The primary command of a leader grounded in the redemptive plan of God is to make disciples through the means of baptism and teaching obedience.  This is the basic command for biblical leadership because it is the foundational commission for all followers of Jesus. To define leadership without the great commission is to build a house without a proper foundation.  Biblical leadership therefore is founded on helping individuals publicly identify themselves with Christ through the means of baptism, and submit the entirety of their lives to obedience to Jesus the King through obedience to His word.

Jesus is the Model of Biblical Leadership

If obedience-based discipleship is the foundation for leadership, it seems wise to search the Scripture to see a tangible demonstration of this model.  Fortunately, we have the perfect example of this kind of leadership in Jesus and his investment in the first disciples.  From selection to commission, the life of Jesus presents us with a compelling illustration for biblical leadership.  Jesus met his disciples in the context of their everyday life (Matthew 4:18), called them to radical obedience (Matthew 4:19), demonstrated the power of God (Matthew 4:23-24), revealed to them the authority of His word (Matthew 7:28-29), shepherded them through their sin and disobedience (Matthew 18:1-5), provided them a vision for their lives (John 21:18-19), and commissioned them to do the same in the power of the Holy Spirit (Acts 1:8).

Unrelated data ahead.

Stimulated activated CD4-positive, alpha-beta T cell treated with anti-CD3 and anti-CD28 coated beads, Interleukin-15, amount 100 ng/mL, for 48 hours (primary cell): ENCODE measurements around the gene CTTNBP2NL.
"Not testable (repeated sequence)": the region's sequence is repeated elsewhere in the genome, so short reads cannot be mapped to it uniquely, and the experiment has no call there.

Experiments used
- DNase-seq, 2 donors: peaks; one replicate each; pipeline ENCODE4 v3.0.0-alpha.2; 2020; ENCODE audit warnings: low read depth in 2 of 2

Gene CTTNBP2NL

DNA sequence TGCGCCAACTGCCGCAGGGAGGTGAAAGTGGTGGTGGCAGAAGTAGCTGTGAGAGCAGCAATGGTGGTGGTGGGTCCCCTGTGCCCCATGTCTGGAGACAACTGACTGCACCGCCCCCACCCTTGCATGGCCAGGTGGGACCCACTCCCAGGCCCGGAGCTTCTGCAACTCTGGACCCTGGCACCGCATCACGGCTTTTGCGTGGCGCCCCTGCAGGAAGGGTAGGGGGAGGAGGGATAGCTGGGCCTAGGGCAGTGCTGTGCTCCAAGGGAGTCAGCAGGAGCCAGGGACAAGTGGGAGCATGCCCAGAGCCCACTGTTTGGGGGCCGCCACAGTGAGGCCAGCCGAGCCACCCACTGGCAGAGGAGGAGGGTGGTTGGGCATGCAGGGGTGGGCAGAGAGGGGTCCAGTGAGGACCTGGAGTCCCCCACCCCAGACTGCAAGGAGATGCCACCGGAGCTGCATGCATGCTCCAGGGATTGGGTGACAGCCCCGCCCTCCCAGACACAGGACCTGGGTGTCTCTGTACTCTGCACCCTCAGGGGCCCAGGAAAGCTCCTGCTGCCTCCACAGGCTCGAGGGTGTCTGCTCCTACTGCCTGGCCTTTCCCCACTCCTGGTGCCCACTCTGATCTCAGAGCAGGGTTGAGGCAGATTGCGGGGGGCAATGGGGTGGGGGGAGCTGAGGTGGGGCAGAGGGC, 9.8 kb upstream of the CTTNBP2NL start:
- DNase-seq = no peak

The Method of Jesus Provides the Pattern of Biblical Leadership

If Jesus perfectly obeyed God the Father in His time here on earth, then He presents a faithful representation of how God desires for leadership to be done.  Through the life of Jesus as recorded in the gospels, God has provided the church a tangible model for faithful leadership that makes disciples for the glory of God.  Robert Coleman, in his classic work “The Master Plan of Evangelism”, outlines the process and methodology of Jesus with simplicity and detail.  

In short, Coleman’s work details discipleship as eight overlapping principles; selection, association, consecration, impartation, demonstration, delegation, supervision, and reproduction. From a process standpoint, I do not think there is much to improve upon, and this book has served as a foundational resource in my own leadership. 

discipleship leadership